M. Peter Marinkovich, MD, and Alfonso L. Sabater, MD, PhD, offered their respective perspectives on the recent FDA approval of the topical and redosable gene therapy for DEB.
After many years without much in terms of therapeutic options, patients with dystrophic epidermolysis bullosa (DEB) were given a new option for treatment with the FDA’s decision to approve Krystal Biotech’s beremagene geperpavec (Vyjuvek), also known as B-VEC, a topical and redosable gene therapy.1 The gene therapy, the first for this patient population, is indicated for patients 6 months or older.
B-VEC’s biologics license application (BLA) was supported by data from 2 intrapatient, placebo-controlled clinical trials: the phase 2 GEM-1/2 (NCT03536143) study and the phase 3 GEM-3 study (NCT04491604).2,3 GEM-3 data showed that in addition to being well-tolerated, in 31 patients, 67% of wounds treated with B-VEC had complete healing at 6 months compared with 22% of those not treated with B-VEC (difference, 46%; 95% CI, 24-68; P = .002). All told, In the published findings from the GEM-3 trial, 71% of wounds treated with B-VEC were completely healed at 3 months compared with 20% of those exposed to placebo (difference, 51%; 95% CI, 29-73; P <.001). Additionally, pain severity during wound-dressing reportedly decreased by 0.88 points from baseline to week 22 in B-VEC-treated wounds, compared with a decrease of 0.71 in placebo-treated wounds, (adjusted least-squares mean difference, −0.61; 95% CI, −1.10 to −0.13) with similar changes reported at week 24 and week 26.
In reaction to the agency’s approval, CGTLive™ connected with a pair of investigators from the clinical development of B-VEC to find out more about how this new option might impact clinical care, and to find out their immediate reactions. The first of those inquired with was M. Peter Marinkovich, MD, a primary investigator in the GEM-3 study and an associate professor of dermatology, faculty member of the Program in Epithelial Biology and the Stanford Cancer Biology Program, as well as director of the Stanford Bullous Disease and Psoriasis Clinics at Stanford University.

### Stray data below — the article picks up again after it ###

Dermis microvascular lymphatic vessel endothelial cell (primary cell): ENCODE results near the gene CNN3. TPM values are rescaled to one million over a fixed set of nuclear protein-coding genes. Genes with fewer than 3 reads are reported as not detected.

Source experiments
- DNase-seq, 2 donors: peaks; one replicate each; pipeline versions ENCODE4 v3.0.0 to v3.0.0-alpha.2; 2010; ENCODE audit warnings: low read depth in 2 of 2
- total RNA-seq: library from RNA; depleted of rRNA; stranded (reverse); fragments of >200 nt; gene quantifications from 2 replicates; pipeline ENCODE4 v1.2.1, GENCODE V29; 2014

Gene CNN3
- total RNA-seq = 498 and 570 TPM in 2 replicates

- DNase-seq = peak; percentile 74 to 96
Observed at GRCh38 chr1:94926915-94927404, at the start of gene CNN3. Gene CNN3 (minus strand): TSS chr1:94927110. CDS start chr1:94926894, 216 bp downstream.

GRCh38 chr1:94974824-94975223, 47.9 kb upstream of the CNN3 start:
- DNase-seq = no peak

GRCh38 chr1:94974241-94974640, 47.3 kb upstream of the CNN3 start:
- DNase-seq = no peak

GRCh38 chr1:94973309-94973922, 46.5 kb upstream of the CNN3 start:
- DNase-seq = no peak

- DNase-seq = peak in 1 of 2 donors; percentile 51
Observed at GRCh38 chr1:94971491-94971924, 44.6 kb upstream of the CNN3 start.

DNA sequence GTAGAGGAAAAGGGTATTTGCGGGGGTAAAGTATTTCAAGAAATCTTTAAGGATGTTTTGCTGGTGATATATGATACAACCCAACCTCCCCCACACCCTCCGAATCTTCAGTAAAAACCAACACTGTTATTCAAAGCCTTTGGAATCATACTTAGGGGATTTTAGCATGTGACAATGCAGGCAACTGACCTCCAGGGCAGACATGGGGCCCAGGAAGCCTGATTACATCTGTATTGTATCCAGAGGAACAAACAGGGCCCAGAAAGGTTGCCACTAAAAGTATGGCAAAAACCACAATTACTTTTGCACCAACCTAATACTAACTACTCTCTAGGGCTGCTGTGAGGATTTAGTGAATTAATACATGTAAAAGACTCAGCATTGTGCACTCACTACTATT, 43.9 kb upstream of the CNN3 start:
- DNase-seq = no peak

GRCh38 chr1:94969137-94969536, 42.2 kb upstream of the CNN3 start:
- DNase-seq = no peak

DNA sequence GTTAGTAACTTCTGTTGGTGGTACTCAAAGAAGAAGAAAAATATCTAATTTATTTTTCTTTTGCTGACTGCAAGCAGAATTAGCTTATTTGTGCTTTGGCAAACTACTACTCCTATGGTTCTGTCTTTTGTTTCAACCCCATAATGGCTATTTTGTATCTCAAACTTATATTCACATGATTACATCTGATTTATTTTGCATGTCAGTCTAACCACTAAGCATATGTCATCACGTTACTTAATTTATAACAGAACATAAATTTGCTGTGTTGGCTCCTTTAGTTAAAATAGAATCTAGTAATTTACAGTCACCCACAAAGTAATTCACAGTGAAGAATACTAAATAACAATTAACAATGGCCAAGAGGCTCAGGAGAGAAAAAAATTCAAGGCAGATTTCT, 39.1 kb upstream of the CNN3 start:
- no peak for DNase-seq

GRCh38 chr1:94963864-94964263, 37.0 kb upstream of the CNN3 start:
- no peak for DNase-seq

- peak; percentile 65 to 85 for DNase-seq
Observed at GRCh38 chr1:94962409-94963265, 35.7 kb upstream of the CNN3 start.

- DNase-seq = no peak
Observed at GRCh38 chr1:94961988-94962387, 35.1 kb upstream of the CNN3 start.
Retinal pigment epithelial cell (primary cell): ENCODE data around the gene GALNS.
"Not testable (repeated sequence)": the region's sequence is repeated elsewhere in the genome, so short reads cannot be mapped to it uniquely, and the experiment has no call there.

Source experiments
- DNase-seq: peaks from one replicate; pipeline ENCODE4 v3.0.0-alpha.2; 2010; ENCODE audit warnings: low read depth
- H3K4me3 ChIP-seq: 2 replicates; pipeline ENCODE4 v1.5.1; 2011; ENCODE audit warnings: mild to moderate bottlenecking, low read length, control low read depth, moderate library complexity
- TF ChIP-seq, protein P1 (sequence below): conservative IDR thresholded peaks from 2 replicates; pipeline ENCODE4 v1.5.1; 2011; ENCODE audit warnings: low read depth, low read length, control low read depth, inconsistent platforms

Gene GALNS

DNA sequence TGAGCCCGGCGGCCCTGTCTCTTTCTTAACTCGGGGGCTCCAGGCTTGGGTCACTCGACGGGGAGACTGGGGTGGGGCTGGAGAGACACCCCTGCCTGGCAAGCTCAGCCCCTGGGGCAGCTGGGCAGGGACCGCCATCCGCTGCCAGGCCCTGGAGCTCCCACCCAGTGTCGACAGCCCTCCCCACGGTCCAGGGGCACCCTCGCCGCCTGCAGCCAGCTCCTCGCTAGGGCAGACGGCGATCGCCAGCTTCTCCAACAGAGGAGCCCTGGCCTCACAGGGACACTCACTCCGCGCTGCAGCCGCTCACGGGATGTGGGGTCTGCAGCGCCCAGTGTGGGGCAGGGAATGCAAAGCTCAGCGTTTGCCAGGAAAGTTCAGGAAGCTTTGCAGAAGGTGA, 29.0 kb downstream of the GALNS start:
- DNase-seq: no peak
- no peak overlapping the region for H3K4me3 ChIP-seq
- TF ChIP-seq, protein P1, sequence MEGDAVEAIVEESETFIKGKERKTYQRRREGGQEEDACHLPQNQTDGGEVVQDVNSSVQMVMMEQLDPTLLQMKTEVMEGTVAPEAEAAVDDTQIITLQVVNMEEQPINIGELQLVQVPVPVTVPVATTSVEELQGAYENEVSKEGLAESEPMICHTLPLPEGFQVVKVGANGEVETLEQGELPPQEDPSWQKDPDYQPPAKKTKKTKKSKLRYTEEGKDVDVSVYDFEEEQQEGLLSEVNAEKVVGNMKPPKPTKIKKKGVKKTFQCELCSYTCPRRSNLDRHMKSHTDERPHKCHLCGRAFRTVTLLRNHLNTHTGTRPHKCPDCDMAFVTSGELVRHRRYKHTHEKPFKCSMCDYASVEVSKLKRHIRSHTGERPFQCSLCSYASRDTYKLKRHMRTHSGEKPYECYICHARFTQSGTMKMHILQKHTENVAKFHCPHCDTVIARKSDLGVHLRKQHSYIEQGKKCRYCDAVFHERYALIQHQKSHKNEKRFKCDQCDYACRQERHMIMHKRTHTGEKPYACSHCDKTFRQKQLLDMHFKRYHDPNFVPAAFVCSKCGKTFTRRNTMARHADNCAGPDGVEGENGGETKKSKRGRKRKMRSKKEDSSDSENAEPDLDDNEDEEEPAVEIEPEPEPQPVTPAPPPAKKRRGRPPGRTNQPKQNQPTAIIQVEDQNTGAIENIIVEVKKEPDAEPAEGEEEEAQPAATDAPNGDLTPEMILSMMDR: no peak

The second was Alfonso L. Sabater, MD, PhD, an associate professor of clinical ophthalmology, the medical director of the Ocular Surface Program, and the director of the Corneal Innovation Lab at the Bascom Palmer Eye Institute of University of Miami Miller School of Medicine, who has been involved in a compassionate use program for the therapy treat the ocular complications of a patient with DEB in a compassionate use program. The patient, who presented with cicatrizing conjunctivitis, received surgical symblepharon lysis with pannus removal in the right eye. In addition to routine post-surgical management, the patient's right eye was treated with B-VEC at regular intervals after surgery.4
Peter Marinkovich, MD: I’m so happy for the patients that they now have an approved corrective therapy in their home.
Alfonso L. Sabater, MD, PhD: I’m extremely happy for all the patients with dystrophic epidermolysis bullosa. This is a devastating disease, and it’s great that these patients will finally have an effective treatment for their skin lesions.
Peter Marinkovich, MD: I think many more local primary care pediatricians and dermatologists will start to treat epidermolysis bullosa patients now that they have an easy corrective therapy they can prescribe. This will be a benefit for epidermolysis bullosa patients as well.
Alfonso L. Sabater, MD, PhD: This is the first-ever redosable gene therapy, which opens the door to future gene therapies for other conditions. I’m a cornea specialist, and unfortunately, B-VEC is not approved yet for ocular treatment. However, I’m sure dermatologists and other physicians who treat the skin manifestations of this condition must be excited to have an effective treatment for their patients.
Peter Marinkovich, MD: It’s especially important to start treating at a young age, in order to help prevent chronic wounding and fibrosis issues.
Alfonso L. Sabater, MD, PhD: Beremagene geperpavec is a topical investigational herpes simplex virus type 1–based gene therapy designed to restore collagen VII (or C7) protein by delivering COL7A1. In the clinical trials, B-VEC enhanced the healing of skin lesions and reduced pain (compared to placebo) during wound-dressing changes.